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Maybe those hippies have a point after all

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Re: Pesticide ban's foes get louder (March 25). I must have spent too much time in the chemical shed, out on the sprayer or laying out on my front lawn, because my opinion on the proposed chemical ban has slowly been changing.

I am a city-dwelling pesticide salesman who farms a few hundred acres, and my initial reaction to the idea of a pesticide ban was pure outrage. Who in their right mind would want to get rid of the simplest and most cost-effective way of increasing yield and quality of the food that we eat? It must be my tree-loving hippie friends who enjoy smoking weed just as much as I love killing weeds in my garden and wheat fields.

I spend countless hours in a tractor cab watching the tractor drive itself, so I have sufficient time to spend deep in thought. One day after thoughts so deep that I nearly drowned, I decided to call one of my tree-loving hippie friends (the one who informed me that it was Roundup Ready pigs that caused swine flu). A comical conversation later, I had my first glimpse that perhaps limiting access to some pesticides may not be the worst thing in the world.

My friend, who had always been opposed to anything chemical -- be it malathion, pressure-treated lumber or, possibly, shampoo -- decided to try Roundup on his dandelions because he just couldn't keep up hand weeding. The Roundup did its job; it killed the dandelions, but it also killed the lawn around the flowers and his yard looked like a polka dotted golf green.

I had to muffle a laugh as I told him that he could borrow my backpack sprayer to attack the other weeds that had eluded him. When his yard had grown back, I offered him my backpack sprayer loaded with the good stuff that you can't find on the shelves of your local hardware store. He declined my offer and informed me that he was going to hire someone to manage the weeds in his lawn. That is when I realized that some regulations might not be a horrible idea.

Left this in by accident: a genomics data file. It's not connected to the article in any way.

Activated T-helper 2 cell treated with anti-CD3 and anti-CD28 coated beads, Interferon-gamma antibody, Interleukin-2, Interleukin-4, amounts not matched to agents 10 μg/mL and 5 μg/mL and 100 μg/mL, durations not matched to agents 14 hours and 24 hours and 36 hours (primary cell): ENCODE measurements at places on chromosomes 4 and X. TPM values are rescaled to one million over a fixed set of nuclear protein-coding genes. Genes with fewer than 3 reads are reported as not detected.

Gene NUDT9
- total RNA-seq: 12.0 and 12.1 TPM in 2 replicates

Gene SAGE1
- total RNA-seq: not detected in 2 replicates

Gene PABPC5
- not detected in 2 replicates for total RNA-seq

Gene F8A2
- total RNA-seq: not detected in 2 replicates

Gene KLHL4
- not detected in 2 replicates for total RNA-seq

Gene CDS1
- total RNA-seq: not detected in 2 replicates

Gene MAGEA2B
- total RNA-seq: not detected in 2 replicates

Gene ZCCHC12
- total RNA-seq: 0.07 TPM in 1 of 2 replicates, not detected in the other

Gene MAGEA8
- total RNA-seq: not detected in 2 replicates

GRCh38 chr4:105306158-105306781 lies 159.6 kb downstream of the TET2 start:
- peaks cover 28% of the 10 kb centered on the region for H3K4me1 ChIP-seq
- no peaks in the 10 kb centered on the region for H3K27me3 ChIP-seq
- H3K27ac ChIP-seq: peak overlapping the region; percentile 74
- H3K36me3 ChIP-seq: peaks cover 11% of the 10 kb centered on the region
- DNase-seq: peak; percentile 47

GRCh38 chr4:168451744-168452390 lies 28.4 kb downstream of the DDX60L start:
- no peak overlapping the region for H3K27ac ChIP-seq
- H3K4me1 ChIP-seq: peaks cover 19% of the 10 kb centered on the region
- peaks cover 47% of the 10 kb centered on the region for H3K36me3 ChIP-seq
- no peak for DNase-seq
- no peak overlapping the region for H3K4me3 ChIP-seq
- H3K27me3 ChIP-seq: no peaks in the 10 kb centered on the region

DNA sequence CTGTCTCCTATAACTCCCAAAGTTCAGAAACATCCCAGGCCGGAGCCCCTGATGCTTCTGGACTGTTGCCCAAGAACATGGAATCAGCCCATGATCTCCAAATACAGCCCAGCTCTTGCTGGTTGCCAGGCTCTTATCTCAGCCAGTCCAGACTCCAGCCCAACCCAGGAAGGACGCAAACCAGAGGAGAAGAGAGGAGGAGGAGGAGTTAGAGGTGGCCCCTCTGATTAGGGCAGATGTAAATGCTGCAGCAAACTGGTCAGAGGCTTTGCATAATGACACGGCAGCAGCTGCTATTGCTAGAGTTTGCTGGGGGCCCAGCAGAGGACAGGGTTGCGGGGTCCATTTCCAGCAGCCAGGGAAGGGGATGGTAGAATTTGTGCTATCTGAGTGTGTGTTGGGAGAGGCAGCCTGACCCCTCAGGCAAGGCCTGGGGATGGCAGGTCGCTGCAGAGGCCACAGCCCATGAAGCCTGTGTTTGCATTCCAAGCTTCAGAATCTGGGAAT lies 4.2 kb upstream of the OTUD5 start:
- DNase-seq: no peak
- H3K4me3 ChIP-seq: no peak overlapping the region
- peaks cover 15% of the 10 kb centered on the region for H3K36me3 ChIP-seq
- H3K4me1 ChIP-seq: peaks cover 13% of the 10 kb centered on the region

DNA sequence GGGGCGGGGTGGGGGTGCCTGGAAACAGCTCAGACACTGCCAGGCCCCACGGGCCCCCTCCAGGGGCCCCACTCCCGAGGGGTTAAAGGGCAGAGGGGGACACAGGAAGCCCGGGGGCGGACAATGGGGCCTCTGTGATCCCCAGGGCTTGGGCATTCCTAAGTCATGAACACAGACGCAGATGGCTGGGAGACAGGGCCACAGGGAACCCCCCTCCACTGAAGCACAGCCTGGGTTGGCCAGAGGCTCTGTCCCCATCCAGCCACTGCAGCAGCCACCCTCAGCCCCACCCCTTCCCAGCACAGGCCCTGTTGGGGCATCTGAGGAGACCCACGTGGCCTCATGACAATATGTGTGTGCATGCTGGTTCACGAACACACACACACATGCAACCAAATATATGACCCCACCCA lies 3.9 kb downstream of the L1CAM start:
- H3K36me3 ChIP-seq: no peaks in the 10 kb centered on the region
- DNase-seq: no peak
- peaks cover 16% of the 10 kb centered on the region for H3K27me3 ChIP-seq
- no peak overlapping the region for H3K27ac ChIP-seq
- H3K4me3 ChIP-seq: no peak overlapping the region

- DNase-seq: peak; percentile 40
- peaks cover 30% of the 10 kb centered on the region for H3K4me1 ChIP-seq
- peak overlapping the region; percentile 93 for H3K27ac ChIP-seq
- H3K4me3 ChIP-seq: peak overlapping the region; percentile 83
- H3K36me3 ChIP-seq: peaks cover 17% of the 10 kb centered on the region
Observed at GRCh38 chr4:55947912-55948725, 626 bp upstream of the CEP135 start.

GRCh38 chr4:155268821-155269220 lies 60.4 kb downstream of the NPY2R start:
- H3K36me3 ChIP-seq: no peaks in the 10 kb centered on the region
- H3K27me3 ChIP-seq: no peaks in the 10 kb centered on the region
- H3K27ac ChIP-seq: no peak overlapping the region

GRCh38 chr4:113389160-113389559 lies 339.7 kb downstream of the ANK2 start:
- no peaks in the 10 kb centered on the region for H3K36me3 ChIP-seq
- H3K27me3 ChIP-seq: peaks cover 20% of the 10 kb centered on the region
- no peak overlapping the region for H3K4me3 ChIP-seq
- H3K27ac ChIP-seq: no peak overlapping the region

When I hire someone to spray my fields on the farm, that person needs to have written his ground or aerial applicators licence test. This means that the person using the chemical has been trained to properly handle and apply these products to my field to prevent potential polka-dot patches.

Instead of getting rid of an amazing pest control tool, let's make application of it a little more controlled. It will cost more to pay someone who is trained to come and spray your weeds, but in the end it will prevent polka-dotted lawns, and if the chemical is properly used it will not need to be used nearly as often or in such large quantities.

Might not be a bad idea, but then again, I do enjoy the smell of 2,4-D.



Republished from the Winnipeg Free Press print edition March 28, 2013 A15

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